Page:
It was getting dark now, so with Martin's wheel back on we returned to Tinfish. Maz had been patiently waiting and although we'd given her the occasional update by text she'd been looked after by the guys running the cafe next to where we'd parked up. With head torch on I fitted the new pads, pumped the brakes and put the wheel back on. Time for a test drive - it worked, although it would be slow going as Tinfish wasn't going to 'Stop on a 6 pence.' What to do now? We were in the middle of nowhere, obviously the tigers were going to have to wait for another day, priority was to get to Delhi.
Although we keep saying don't drive at night, it is sometimes simply unavoidable. The next main town was about 40km away so we agreed to nurse the car there for the night. It was slow process but eventually after a few hours driving we arrived at Moradabad. We headed towards the railway station assuming that was as good as any place to find a hotel and after checking out a number of slums claiming to be hotels, found a fairly decent bed for the night and Maz negotiated a good rate. Absolutely knackered and desperate for a beer we searched out a restaurant and before long we were all tucking into an exceptional Christmas curry dinner with Kingfisher all round, the perfect end to an otherwise unforgettable Christmas Day!
Everybody drives on Boxing Day, so after negotiating the thick chaotic traffic of Moradabad and getting a wee battle scar from a cycle rickshaw, we left for Delhi. The roads were the normal throng of man, beast and machine which made for some skilful driving as our new pads weren't exactly screeching us to a halt, so some expert horn blowing was called for. The 150 odd km to Delhi took most of the day. Surprisingly just outside of Delhi, we joined a dual carriageway which was devoid of all other traffic, if only we could go faster than the 50kph which we were restricting ourselves to.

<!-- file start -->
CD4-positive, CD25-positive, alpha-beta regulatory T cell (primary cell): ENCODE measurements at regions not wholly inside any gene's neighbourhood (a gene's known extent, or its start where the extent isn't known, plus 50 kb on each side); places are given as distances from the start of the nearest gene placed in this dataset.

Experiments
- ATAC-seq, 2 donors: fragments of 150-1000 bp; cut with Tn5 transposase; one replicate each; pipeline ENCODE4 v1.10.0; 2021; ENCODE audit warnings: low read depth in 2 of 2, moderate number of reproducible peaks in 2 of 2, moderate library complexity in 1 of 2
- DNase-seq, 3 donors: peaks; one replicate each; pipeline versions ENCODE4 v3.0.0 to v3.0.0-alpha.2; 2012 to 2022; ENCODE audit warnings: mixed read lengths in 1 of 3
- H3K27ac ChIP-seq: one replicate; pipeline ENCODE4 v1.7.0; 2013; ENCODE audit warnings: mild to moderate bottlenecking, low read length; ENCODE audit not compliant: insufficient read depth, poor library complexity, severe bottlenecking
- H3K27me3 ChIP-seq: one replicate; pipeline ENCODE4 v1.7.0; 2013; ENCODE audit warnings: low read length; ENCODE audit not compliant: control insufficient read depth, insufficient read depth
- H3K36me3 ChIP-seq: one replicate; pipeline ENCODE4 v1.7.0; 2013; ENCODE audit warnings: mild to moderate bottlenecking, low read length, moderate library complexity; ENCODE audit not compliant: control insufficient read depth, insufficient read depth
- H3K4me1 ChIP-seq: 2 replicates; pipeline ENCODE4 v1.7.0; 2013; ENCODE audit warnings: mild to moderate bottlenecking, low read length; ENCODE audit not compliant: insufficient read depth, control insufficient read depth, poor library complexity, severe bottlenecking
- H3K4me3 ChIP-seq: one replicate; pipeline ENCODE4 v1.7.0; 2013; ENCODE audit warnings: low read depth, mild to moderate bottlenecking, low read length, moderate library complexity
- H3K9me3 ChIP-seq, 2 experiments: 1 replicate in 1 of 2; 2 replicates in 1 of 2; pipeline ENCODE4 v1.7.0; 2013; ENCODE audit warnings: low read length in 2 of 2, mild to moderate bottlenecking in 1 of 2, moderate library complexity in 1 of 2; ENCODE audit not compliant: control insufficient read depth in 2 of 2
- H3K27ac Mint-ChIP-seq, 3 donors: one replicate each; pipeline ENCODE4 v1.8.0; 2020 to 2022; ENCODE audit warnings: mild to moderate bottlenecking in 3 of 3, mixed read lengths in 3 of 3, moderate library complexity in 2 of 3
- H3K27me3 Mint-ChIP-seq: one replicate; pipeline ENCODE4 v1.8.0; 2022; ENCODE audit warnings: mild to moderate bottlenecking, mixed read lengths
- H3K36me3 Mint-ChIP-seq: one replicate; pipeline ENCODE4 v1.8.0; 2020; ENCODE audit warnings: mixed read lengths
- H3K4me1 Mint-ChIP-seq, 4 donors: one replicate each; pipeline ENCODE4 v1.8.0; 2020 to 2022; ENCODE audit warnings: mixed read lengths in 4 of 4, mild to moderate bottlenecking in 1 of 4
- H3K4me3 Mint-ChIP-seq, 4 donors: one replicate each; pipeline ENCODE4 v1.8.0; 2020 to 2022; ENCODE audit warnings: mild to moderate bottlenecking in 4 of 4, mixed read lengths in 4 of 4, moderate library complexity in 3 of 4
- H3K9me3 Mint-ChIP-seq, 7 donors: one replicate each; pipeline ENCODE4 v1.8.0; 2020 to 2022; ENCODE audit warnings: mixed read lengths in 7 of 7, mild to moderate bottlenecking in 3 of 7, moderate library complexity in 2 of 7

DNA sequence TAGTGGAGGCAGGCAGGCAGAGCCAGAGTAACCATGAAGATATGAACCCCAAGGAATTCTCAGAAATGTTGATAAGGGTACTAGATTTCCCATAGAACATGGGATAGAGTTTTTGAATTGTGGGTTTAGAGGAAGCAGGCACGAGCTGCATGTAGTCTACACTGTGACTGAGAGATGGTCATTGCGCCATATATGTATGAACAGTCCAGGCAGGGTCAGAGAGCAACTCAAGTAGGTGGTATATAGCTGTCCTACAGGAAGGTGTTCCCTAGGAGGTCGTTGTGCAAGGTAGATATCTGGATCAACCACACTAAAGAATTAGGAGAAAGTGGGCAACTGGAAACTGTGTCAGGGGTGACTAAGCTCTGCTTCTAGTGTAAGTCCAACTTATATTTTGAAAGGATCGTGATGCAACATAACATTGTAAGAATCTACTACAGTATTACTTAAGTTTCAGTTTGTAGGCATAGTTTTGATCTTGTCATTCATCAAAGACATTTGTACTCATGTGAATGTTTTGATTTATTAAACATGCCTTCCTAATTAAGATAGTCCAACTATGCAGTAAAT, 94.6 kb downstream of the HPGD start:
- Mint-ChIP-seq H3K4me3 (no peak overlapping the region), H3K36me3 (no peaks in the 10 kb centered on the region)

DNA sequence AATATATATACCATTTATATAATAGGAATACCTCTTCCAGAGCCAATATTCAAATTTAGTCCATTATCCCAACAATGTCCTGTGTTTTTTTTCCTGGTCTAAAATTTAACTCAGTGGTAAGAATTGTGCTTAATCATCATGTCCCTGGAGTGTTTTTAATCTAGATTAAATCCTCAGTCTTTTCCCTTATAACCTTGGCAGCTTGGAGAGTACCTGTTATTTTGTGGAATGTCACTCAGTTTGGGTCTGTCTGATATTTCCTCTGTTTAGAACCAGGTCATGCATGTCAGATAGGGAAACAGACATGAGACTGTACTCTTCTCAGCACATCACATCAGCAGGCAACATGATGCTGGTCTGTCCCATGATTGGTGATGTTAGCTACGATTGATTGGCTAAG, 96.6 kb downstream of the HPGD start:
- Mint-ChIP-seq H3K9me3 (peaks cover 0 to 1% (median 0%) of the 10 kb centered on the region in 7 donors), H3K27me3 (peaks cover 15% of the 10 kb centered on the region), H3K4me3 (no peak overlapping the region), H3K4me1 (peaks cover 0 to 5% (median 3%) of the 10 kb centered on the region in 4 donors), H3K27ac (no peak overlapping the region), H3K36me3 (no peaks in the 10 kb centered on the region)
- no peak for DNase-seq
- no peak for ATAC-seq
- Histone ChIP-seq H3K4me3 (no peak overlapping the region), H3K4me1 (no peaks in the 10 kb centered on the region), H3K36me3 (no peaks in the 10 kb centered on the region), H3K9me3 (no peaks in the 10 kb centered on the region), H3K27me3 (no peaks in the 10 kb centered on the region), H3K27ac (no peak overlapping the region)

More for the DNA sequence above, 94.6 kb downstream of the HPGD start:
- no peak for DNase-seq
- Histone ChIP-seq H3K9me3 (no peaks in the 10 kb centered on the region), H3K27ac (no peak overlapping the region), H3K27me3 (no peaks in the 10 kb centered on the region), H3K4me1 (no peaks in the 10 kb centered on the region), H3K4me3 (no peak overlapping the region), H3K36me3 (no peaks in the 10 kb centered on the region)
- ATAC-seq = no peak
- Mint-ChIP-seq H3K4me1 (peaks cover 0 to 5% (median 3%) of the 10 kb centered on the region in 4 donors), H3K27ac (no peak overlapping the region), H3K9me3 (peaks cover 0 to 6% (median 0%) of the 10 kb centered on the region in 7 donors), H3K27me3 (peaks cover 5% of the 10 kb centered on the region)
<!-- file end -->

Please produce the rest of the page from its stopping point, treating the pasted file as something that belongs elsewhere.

On arrival on the outskirts of Delhi we were greeted by a flock of huge eagles circling the biggest pile/mountain of rubbish we'd ever seen. Travellers we'd met in Amritsar had told us that they couldn't wait to leave Delhi, so we were somewhat apprehensive by the sight. First objective was to find accommodation and following the advice of the ever trustful Lonely Planet we headed to the Tibetan quarter of town. Although there was a very welcoming feel to the place, it failed on two counts - no parking and no rooms! Into downtown Delhi and Connaught Place, but rooms here were expensive and still no parking.
Time for Maz to work her magic! At the YMCA Maz suggested we could park in their car park and set up camp for a few nights. (YMCA) "Oh no madam" (Maz) "Why not?" hesitation, (YMCA) "We've never done that before" - chink in the armour - much pleading - (YMCA) "You'll have to ask security" So round to security to ask the same question, but were bounced back to the manager. The chap at reception wasn't actually the manager, the manager had left already. Sensing defeat, but being persistent (Maz) "Well, please can you call the manager" and to all our surprise he did!
Maz explained to the manager over the phone what we were doing and why we wanted to camp then handed the phone back to the chap at reception. After a couple of dozen "Yes Sir", the receptionist hung up then said we could camp so long as we put it in writing to the secretary..!?!? A quick letter later, we were heading out for food after setting up camp in the YMCA car park - result..!
Normally when on holiday we couldn't understand why tourist go to western restaurants when they should be enjoying the local delicacies. Tonight however we made a bee line straight for western food - get it while you can! Well actually Mexican done in Tex Mex stylie with the waiters dressed up in suitably naff costumes to boot. Copious beers, nachos, beef fajitas and enchiladas later we rolled back to camp with the next day planned at Toyota for a few running repairs.
Waking in the morning we poked our heads out of the tents to be greeted by a load of people gathering on the grass in front of us for some kind of yoga class, although most were paying more attention to us rather than their instructor. A quick call round the nearest Toyota garages confirmed our suspicions that Land Cruisers were far from common in India. One garage told us that it would take two days just to get a delivery date! When pressed for an estimate they said it normally takes 4-6 weeks to ship from Japan..! Great..!!